Copyright © 2005 by Chris Tannhauser. All rights reserved.
Amazing, I thought with the heavy wet thing steaming in my hands, how much your lover’s severed head looks nothing like itself.
I fell to my knees, sending up little showers of dust in the hard vacuum, and gazed stupidly into the wreckage of Anabel’s face. Her ghost had taken flight, leaving nothing but this, just shit on bones. The hard shadow that had torn her from the universe, from me, passed across my back and occluded her face. I felt it then — the thing God had promised us we would never feel again . . .
We left the starship because it would be destroyed twenty minutes into the future. Denver saw it first, but then he was the one with the farthest-ranging mind. We floated in a loose cluster in the ship’s radar shadow, far enough back to make sure any antimatter that made it our way would be diffuse.
Anabel, sweet Anabel, her wild mane of dark curls, her bright flashing smile and the accompanying squint and sparkle of her blue eyes; her pubic thatch a neatly trimmed rectangle made narrow by the spread of her hips. It’s why we were here, to ensure the undeniable expansion of that human universe held nascent within all women. Varius, shaved hairless and pink, his fine, lean shape etched from the fabric of the universe by the winds of time. Denver, the ascetic, his full beard and long braids streaked with gray, his foreskin tied at the point with a simple length of string. All of us rendered as humans were meant to be–naked. Naked and powerful. The rightful heirs to the universe.
The ship suddenly detonated, a bright, soundless flash that flared and died, leaving behind an expanding cloud of sparks. The debris wave washed over us, etching our skin with traceries of light; antimatter motes burning us like hot embers. But it was better than dissolution.
Between my feet, far below my ten perfect toes, hung the small, airless world of 338. Our orbit was high above nightside; 338 was a shining silver bracelet ringing a void center. 338–we had already burned 337 of their worlds, but we wouldn’t burn this one. We would let them see us, experience us, and leave witnesses to the slaughter. Machine records, personal testimony–they would know us, and fear. That would be their ultimate undoing.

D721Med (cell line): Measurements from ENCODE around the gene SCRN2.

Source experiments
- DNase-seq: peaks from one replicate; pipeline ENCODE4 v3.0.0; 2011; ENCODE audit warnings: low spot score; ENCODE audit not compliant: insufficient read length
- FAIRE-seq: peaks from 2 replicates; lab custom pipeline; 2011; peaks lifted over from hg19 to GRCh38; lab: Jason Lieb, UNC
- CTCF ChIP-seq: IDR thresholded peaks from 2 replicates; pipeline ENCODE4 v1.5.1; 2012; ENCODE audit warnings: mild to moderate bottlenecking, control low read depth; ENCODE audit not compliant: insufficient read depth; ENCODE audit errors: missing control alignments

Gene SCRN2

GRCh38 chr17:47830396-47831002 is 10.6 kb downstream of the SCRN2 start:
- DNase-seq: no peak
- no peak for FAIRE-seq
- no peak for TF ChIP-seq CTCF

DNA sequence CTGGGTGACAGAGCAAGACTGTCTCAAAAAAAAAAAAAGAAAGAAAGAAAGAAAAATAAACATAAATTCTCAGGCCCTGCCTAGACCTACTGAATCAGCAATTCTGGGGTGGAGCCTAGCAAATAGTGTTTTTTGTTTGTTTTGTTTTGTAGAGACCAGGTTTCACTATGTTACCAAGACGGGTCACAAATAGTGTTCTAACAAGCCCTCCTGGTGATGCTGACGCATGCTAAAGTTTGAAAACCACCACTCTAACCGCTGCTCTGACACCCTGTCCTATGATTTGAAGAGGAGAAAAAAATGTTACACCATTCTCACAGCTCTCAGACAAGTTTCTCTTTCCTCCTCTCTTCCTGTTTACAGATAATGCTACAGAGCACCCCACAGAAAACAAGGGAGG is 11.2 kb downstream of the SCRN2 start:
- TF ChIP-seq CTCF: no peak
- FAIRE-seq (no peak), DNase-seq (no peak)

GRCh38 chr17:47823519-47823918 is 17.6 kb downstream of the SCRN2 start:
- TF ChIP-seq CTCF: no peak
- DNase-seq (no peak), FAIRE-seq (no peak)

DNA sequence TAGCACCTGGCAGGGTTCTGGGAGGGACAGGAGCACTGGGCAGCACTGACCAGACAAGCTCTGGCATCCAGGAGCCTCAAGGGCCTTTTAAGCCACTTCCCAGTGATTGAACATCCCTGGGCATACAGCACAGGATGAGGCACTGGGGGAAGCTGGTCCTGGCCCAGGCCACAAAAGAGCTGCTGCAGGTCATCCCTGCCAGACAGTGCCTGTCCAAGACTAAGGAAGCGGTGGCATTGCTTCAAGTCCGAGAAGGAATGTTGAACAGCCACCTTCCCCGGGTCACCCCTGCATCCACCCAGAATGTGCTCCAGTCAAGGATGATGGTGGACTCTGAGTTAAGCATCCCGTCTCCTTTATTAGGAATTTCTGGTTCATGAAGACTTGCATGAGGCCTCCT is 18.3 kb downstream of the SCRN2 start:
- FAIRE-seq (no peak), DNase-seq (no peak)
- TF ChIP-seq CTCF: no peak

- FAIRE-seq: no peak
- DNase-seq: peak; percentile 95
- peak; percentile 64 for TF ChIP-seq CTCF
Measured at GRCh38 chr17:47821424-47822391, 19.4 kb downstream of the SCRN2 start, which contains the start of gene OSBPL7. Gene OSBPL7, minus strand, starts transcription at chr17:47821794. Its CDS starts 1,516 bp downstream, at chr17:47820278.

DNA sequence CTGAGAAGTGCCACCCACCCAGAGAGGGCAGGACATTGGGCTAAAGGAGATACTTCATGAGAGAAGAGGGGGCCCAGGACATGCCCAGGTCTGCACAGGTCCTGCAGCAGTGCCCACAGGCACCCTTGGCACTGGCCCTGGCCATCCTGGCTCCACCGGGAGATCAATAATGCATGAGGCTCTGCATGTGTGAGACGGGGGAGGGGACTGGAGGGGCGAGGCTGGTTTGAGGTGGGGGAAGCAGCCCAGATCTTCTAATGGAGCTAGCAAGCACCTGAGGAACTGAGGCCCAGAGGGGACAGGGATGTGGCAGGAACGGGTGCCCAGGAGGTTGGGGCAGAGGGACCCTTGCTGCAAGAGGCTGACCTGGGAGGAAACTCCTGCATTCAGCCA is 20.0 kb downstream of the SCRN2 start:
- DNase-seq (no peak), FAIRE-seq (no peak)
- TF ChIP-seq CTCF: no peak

Denver, I thought, pick a landing site.
I felt the pull of Denver’s mind, narrowing and lancing down to the surface, scanning minutes from now. Straight down, he thought. The research outpost is dayside, and they’re expecting us from above.
Good, thought-smiled Anabel, I could use a walk after being cooped up in that insufferable ship. She dropped, feet together, arms spread dramatically. Her breasts bounced upward as she accelerated away, her long dark hair pulled vertical above her.
Anabel was right; it was liberating to be naked in space again. Denver and I dropped after her, with Varius taking up the rear.
We hit the ground running. The dust didn’t billow or cloud in the hard vacuum; it showered outward from our footfalls in perfectly spun parabolas, each stamping foot a miniature asteroid strike. Above, the nightside sky was smeared with stars, more pearlescent powder than black. We passed the interface into dayside, all hard shadows and glare. The local star rose into the black sky as we ran. A large, hilly plain spread before us, cratered and gray. As God’s chosen people we crossed this dead plain with no more difficulty than stalking the green savannahs of Earth; we were here, naked and alive in the vacuum and hard radiation with nothing more than the simple faith that it could be done. On the other side, we slowed to a walk. Low, serrated mountains tore at the near horizon, shredding the sky into narrow strips.
Tripwire ahead, thought-whispered Denver. Scouts.
I stopped and looked; they were huddled behind a jagged boulder, fourteen klicks out. The dense rock fuzzed their images slightly, but the truth was clear enough. Four of them, Two-Taps in powered suits with gigawatt lasers. They saw us through a remote sensing rig, and fear. Bright, shining point–sources of fear.
The sensing rig dipped back behind the rock like a startled insect.